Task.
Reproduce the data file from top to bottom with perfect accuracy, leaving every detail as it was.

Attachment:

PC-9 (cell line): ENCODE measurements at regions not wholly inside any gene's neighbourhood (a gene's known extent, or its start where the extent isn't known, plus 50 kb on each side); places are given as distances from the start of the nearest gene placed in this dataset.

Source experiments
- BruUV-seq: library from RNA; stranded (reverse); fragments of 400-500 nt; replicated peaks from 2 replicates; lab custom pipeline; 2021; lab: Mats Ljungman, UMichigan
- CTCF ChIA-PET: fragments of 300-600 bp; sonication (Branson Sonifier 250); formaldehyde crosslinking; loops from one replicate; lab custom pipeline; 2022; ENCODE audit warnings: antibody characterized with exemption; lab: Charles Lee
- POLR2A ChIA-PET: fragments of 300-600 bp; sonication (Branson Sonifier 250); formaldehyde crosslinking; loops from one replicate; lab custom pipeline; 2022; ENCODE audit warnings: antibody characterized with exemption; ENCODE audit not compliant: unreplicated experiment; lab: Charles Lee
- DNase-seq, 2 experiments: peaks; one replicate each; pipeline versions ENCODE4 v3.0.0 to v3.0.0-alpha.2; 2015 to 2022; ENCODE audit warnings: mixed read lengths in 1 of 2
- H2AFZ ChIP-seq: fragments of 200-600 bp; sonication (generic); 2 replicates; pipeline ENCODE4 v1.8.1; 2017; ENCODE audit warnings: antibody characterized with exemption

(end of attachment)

PC-9 (cell line): ENCODE measurements at regions not wholly inside any gene's neighbourhood (a gene's known extent, or its start where the extent isn't known, plus 50 kb on each side); places are given as distances from the start of the nearest gene placed in this dataset.

Source experiments
- BruUV-seq: library from RNA; stranded (reverse); fragments of 400-500 nt; replicated peaks from 2 replicates; lab custom pipeline; 2021; lab: Mats Ljungman, UMichigan
- CTCF ChIA-PET: fragments of 300-600 bp; sonication (Branson Sonifier 250); formaldehyde crosslinking; loops from one replicate; lab custom pipeline; 2022; ENCODE audit warnings: antibody characterized with exemption; lab: Charles Lee
- POLR2A ChIA-PET: fragments of 300-600 bp; sonication (Branson Sonifier 250); formaldehyde crosslinking; loops from one replicate; lab custom pipeline; 2022; ENCODE audit warnings: antibody characterized with exemption; ENCODE audit not compliant: unreplicated experiment; lab: Charles Lee
- DNase-seq, 2 experiments: peaks; one replicate each; pipeline versions ENCODE4 v3.0.0 to v3.0.0-alpha.2; 2015 to 2022; ENCODE audit warnings: mixed read lengths in 1 of 2
- H2AFZ ChIP-seq: fragments of 200-600 bp; sonication (generic); 2 replicates; pipeline ENCODE4 v1.8.1; 2017; ENCODE audit warnings: antibody characterized with exemption